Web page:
When looking at religion as a natural phenomenon, the question arises how we should speak of religion outside humans. Any discussion of religion is based on humans and the only religious being that we know of, is man. This renders the question about religious robots through a naturalistic lens as speculative as it is through a theological lens and places it on the same level as, for example, exotheology. What we can observe, however, is that religion is so much intertwingled with the human condition and human needs, that it is hard to imagine religion loosened from human beings. Discussions about religious AI usually center around the propositional aspects of religion, but that is only part of the full picture. Robin Dunbar distinguished between two aspects of religion: the more basic, fundamental “shamanic” part, related to experience, and the “doctrinal” part, related to propositions, beliefs and adherence to doctrines, corresponding to two parts of the brains and two interactive cognitive systems, often referred to with terms such as reason (left wing of the brain) and intuition (right wing) (Philip Barnard).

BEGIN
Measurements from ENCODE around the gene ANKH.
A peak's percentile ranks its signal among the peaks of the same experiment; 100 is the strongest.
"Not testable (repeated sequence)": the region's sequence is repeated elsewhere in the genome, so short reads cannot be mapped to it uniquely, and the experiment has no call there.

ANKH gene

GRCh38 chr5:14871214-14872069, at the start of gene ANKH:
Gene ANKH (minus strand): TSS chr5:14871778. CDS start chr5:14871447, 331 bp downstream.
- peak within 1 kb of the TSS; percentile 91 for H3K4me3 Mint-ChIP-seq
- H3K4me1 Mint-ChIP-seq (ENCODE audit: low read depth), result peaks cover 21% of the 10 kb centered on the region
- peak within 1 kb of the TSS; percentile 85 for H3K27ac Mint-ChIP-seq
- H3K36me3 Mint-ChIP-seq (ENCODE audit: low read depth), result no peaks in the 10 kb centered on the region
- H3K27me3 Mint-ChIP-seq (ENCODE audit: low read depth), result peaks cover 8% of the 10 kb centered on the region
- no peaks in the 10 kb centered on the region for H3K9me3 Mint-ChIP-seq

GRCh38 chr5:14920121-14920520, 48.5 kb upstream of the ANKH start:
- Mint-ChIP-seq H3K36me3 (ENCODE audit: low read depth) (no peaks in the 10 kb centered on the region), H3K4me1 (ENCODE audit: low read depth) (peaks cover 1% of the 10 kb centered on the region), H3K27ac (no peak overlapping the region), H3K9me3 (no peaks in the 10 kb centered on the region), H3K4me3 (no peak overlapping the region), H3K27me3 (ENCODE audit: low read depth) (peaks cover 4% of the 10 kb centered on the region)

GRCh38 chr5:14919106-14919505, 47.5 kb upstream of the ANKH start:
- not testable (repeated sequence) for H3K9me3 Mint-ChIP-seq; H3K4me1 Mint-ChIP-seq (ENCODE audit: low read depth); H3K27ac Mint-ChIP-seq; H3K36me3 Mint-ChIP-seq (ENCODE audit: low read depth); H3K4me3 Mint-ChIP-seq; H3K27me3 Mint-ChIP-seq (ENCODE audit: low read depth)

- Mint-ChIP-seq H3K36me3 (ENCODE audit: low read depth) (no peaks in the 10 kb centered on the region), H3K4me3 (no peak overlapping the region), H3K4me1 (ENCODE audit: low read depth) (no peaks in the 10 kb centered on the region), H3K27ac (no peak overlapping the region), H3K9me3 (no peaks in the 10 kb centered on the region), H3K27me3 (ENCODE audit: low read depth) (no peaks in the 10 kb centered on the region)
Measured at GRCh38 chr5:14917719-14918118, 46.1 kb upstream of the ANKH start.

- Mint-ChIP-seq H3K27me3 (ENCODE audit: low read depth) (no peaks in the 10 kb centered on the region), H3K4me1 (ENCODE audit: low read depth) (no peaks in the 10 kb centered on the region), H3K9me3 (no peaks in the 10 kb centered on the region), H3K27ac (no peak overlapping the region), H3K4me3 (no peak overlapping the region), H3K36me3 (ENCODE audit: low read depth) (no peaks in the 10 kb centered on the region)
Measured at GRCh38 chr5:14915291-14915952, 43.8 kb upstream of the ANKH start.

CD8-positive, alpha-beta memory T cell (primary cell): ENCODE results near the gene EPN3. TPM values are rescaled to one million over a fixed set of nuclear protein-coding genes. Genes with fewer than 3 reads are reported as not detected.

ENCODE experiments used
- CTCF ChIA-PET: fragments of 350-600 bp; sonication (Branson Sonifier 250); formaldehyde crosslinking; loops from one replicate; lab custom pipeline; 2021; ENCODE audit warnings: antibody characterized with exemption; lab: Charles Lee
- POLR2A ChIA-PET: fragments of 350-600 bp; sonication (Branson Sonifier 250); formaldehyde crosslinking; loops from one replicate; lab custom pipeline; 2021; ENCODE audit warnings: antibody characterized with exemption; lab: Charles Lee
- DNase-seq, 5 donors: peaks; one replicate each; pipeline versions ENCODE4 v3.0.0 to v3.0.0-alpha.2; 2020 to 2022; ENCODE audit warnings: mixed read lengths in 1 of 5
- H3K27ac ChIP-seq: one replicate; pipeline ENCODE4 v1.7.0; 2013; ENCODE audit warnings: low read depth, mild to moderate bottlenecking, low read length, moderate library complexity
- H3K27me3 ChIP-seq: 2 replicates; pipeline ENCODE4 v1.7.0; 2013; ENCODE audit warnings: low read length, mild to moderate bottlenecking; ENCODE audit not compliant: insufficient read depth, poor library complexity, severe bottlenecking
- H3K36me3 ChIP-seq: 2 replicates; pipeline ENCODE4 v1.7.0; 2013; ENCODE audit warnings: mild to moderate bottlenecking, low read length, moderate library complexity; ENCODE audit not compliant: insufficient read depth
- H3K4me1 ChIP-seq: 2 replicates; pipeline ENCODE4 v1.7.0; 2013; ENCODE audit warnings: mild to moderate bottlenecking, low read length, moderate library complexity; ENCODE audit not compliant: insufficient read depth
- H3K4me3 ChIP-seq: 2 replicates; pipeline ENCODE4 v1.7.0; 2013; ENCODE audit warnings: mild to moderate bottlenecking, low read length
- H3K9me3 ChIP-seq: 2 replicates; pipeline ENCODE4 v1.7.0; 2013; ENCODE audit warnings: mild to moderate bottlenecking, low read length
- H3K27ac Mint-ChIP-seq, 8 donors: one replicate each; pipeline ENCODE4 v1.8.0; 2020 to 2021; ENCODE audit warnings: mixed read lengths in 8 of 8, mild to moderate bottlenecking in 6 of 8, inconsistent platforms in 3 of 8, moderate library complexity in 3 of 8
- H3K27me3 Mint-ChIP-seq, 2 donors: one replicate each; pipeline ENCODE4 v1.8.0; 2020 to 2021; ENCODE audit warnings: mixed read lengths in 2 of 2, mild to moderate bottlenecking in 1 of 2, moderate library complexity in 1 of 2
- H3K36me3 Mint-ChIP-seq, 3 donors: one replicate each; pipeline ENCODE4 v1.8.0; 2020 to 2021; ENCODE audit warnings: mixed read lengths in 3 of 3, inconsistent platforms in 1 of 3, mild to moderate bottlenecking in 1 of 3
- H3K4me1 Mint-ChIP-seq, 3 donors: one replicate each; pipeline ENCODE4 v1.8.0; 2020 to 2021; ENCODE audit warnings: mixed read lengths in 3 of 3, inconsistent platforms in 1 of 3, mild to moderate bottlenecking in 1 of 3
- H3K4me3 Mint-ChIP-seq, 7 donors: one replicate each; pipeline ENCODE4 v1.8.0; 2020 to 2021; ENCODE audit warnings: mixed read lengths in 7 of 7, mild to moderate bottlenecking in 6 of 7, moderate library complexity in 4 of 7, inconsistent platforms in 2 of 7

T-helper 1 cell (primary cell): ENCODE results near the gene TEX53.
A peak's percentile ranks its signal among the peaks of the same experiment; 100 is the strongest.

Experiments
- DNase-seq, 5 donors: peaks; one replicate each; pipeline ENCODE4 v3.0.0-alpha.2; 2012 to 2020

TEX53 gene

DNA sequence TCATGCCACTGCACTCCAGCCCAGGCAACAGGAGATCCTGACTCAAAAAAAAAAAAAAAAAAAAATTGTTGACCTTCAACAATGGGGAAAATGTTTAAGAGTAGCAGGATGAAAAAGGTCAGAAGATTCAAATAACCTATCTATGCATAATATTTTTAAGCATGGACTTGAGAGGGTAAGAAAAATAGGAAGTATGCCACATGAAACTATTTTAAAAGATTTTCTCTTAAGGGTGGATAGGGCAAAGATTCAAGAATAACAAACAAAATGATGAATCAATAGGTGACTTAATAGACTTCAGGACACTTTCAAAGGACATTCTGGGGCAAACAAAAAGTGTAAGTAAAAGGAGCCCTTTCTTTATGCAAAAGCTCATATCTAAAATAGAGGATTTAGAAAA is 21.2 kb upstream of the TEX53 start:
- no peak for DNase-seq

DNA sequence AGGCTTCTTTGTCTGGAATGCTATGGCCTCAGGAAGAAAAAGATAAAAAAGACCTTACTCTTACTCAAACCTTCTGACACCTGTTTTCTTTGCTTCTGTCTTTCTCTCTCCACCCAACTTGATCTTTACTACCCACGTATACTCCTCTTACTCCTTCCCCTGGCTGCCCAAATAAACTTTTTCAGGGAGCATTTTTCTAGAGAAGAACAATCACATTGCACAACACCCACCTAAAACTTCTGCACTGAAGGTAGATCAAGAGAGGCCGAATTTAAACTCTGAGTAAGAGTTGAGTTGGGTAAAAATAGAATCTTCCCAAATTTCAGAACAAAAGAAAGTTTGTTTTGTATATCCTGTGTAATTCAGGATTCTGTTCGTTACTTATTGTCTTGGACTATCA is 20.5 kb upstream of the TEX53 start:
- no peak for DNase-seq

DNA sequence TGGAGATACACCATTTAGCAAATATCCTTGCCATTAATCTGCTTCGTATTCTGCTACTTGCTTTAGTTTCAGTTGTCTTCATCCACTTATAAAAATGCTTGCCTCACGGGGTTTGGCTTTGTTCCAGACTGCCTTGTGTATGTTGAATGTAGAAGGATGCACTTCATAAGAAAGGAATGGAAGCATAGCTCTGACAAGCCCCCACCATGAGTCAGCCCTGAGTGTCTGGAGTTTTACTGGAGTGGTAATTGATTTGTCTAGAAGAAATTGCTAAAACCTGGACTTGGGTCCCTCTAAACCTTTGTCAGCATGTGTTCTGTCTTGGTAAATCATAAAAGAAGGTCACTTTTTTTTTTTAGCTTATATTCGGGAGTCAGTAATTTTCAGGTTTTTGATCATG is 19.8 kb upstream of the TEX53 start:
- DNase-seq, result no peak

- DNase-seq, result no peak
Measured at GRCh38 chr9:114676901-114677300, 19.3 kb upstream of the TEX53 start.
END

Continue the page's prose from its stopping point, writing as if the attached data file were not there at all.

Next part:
Much more could be said about the highly interesting presentations and the panel discussion that followed. In that discussion, obviously, ChatGPT was mentioned various times. Since ChatGPT is trained on human output, it serves as a mirror. If we are indignant because it is full of biases or prejudices (e.g.: all doctors are male), we shouldn’t point the finger to ChatGPT, but rather to ourselves. Finally, Wales interestingly compared the collective human output that has now in some way become accessible through ChatGPT to Jung’s collective unconscious.